The art of being a good husband is not an easy one.
This little guide was written for the middle classes of the 1930s who were reading one of the first modern self-help books.
Illustrated with contemporary line-drawings, it contains advice by turns delightfully arcane and timelessly true, for example:Don't squeeze the tube of toothpaste from the top instead of from the bottom.
This is one of the small things of life that always irritates a careful wife. Don't think that your wife has placed waste-paper baskets in the rooms as ornaments. Don't tell your wife terminological inexactitudes, which are, in plain English, lies.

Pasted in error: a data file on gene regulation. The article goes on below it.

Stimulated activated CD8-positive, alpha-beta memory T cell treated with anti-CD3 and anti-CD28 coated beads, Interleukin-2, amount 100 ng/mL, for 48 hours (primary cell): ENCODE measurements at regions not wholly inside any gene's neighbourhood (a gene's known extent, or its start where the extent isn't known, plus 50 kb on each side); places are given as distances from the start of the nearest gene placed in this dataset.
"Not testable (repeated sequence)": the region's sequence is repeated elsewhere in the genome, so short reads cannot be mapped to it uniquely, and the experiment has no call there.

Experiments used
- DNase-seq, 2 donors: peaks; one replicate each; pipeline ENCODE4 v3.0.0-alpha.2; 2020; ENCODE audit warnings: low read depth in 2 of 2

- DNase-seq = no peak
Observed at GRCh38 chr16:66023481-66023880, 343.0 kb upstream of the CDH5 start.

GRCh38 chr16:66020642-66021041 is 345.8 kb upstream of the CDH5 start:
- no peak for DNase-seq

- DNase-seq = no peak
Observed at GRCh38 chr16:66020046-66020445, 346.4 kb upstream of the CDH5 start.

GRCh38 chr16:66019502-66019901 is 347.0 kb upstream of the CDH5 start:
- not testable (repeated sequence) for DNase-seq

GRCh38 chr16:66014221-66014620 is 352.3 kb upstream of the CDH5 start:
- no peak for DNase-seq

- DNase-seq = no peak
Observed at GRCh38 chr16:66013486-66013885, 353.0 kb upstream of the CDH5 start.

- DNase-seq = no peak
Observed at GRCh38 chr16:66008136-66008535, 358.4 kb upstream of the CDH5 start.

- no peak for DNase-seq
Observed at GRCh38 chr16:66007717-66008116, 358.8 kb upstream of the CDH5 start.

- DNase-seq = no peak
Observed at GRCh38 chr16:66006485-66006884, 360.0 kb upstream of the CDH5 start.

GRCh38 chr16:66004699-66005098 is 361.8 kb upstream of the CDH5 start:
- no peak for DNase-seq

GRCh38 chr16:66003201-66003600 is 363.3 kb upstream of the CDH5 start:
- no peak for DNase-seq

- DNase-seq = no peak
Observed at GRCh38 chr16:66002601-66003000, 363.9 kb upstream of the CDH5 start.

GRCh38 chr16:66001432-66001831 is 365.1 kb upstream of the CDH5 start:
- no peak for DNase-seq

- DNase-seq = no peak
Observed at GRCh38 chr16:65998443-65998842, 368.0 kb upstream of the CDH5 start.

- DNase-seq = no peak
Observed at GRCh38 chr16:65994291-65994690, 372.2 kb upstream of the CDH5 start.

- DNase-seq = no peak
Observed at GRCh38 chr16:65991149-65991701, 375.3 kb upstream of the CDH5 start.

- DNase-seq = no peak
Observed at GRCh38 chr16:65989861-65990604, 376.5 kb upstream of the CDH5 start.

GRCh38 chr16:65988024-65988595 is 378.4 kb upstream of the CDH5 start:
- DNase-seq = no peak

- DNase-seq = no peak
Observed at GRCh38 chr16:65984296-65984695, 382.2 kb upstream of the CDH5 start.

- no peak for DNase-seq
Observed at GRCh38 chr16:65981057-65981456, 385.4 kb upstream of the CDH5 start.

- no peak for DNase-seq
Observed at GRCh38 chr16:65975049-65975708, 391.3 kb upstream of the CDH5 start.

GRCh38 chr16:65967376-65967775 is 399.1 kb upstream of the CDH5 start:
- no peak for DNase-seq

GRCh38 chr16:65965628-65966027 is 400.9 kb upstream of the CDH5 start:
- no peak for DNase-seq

A woman has wonderful intuition for spotting even minor departures from the truth. Do cultivate the habit of coming down to breakfast with a smile.
Remember that as the head of the house, it is your duty to see that everyone starts the day in an atmosphere of happiness. Don't criticise the food at your own table when you are entertaining and especially refrain from doing so before the servants.